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Photo: Travis Prior

The end of the year is a time for reflection, and shortly after the men’s USA fifteen’s team wrapped up their year, Pat Clifton and others asked why 2018 was the best year ever.  What follows here is a look at some of the how the men’s Eagles won 10 of their 12 matches.

In order to achieve a winning record in 2019, the Eagles will need to win all five Americas Rugby Championship matches, plus Canada a second time, then win at least one match against  Samoa, Japan, England, France, Argentina, or Tonga. Looking at some of the details underlying the 2018 success of the USA men’s fifteens gives plenty of confidence that 2019 will be another winning year.


To start with, the Eagles averaged five tries per match, with a total of 60 tries in 2018. That is good, but is actually the same rate of scoring as in 2017. In 2017, they played 11 matches and scored 55 tries, similarly averaging 5 tries per match. That rate is a serious improvement from 2016 when the USA scored 31 tries in 10 matches.

While scoring 60, they conceded 37 tries.

Let’s look at how those tries began.  40% of the Eagles tries started with a lineout, and, separately, 40% of their tries came on the first phase.

One number from the table above that stands out is 11 tries scored from turnovers with only three tries conceded from turnovers. Those three tries conceded came in the two USA losses to Ireland and the New Zealand Maori. The 11-to-3 ratio indicates that the Eagles continue to grow in their ability to turn defense into attack, as well their ability to react quickly from their own mistakes.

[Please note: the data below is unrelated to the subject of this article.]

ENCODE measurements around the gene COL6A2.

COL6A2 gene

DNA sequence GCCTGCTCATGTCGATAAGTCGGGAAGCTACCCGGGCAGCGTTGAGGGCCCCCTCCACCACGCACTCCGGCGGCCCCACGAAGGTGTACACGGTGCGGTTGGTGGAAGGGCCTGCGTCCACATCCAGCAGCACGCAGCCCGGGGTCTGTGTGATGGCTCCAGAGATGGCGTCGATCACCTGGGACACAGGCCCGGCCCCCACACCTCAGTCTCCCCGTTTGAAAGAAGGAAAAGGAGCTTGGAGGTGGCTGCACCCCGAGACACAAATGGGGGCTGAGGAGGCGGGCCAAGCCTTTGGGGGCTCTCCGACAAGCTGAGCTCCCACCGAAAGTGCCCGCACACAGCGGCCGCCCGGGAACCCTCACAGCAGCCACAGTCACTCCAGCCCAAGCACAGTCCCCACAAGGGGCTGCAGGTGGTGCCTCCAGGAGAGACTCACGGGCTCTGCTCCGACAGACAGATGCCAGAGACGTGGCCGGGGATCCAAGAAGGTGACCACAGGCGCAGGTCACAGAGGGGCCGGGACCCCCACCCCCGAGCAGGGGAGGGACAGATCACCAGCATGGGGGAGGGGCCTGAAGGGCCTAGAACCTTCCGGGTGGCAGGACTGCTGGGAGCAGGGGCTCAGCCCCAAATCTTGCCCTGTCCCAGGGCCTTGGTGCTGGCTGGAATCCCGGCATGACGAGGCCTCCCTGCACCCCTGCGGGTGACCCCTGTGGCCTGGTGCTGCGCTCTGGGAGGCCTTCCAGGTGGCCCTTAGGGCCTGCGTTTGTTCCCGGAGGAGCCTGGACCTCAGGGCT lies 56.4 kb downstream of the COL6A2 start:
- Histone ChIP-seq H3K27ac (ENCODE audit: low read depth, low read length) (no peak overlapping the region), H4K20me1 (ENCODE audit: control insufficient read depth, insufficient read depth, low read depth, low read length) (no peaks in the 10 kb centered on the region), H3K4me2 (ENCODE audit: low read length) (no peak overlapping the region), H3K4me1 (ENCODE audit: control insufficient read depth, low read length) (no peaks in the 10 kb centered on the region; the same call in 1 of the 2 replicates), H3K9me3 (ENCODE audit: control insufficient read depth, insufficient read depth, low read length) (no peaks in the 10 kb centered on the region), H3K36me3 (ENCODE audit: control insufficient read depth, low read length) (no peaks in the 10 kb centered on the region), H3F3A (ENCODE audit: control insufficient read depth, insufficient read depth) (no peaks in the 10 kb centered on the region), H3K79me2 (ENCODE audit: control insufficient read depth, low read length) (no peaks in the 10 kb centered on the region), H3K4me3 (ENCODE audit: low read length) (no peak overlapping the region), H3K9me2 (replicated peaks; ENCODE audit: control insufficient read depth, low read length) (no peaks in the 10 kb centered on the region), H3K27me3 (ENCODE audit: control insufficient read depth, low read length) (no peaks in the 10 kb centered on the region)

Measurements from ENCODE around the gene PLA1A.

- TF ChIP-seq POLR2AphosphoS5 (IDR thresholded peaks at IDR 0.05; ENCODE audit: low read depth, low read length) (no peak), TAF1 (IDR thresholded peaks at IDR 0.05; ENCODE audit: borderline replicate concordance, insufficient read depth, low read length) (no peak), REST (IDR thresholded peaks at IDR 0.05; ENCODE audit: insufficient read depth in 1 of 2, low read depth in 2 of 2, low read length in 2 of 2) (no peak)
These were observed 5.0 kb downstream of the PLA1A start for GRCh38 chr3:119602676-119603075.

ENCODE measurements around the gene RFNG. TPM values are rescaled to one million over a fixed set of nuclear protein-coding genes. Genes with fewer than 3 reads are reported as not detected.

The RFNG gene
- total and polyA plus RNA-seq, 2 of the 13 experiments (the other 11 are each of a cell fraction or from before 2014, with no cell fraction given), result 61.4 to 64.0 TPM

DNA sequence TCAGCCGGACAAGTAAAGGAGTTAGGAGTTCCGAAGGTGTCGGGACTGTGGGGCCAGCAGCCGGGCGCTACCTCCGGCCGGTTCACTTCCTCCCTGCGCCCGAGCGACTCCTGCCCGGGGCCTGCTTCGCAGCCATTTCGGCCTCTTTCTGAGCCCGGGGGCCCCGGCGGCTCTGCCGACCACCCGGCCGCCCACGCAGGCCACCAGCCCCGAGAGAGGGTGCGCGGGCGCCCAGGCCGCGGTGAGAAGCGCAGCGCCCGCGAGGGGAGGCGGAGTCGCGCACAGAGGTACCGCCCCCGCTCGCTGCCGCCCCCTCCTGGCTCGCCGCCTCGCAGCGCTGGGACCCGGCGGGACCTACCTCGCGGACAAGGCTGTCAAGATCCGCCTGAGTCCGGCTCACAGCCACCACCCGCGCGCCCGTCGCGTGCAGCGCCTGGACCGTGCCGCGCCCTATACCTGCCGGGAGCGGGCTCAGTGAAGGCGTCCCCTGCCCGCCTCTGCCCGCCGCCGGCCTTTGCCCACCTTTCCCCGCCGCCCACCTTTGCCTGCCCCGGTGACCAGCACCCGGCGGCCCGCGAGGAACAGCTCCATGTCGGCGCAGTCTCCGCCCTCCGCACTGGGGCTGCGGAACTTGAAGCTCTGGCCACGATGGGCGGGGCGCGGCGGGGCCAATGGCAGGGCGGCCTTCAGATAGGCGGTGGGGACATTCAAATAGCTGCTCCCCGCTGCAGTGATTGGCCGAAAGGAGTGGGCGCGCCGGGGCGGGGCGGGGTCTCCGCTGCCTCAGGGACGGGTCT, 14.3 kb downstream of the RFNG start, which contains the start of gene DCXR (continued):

In terms of when the Eagles were scoring, they outscored their opponents in each quarter of play, with the biggest differences in the opening and closing quarters.

I did sort the data to see if the USA showed any kind of dominance just before and after halftime, but there was no All Blacks-esque spike around halftime.

In terms of where the tries started from on the pitch, just over a third came from possession starting over 40 meters out.

Here is a map of all of the tries the Eagles scored and conceded in 2018. The map can be sorted by attacking and defensive sides, as well as by source of possession and the time of the try.

Throughout the year, they had 27 attacking lineouts within 22 meters, and 7 of those led directly to tries, which is 26%. However, when within 10 meters, it is not clear kicking to touch from a penalty is the best option. Though they had more chances from lineouts, the Eagles were as likely to score from a scrum within 10 meters of the try line as a lineout that close. If the USA is going to pass up penalty goal attempts in order to try and score tries, this fan would be happy to see more scrums and quick taps from within 10 meters in 2019, especially in the Americas Rugby Championship.

Another point that stands out is that 18 tries were scored from a possession that started within 10 meters of the try line. No surprise there.

However, the thing that is surprising is that USA scored as many tries starting from between 41-50 meters as 11-22. While I do not have the 2017 data in an easy to sort manner, the 2016 data suggests this is not a fluke. Why and what to do with that information is not entirely clear, unless one is, like me, looking for more reasons to think quick taps should be used more often.

Penalty Breakdown

The USA in 2018 won 102 penalties and conceded 110. 61 of the penalties won by USA were won inside the attacking half. From those 61 penalties, 13 tries were scored directly--meaning from the ensuing possession. In terms of scoring not directly from the ensuing possession, but scoring shortly thereafter, 17 penalties ended up leading to points indirectly.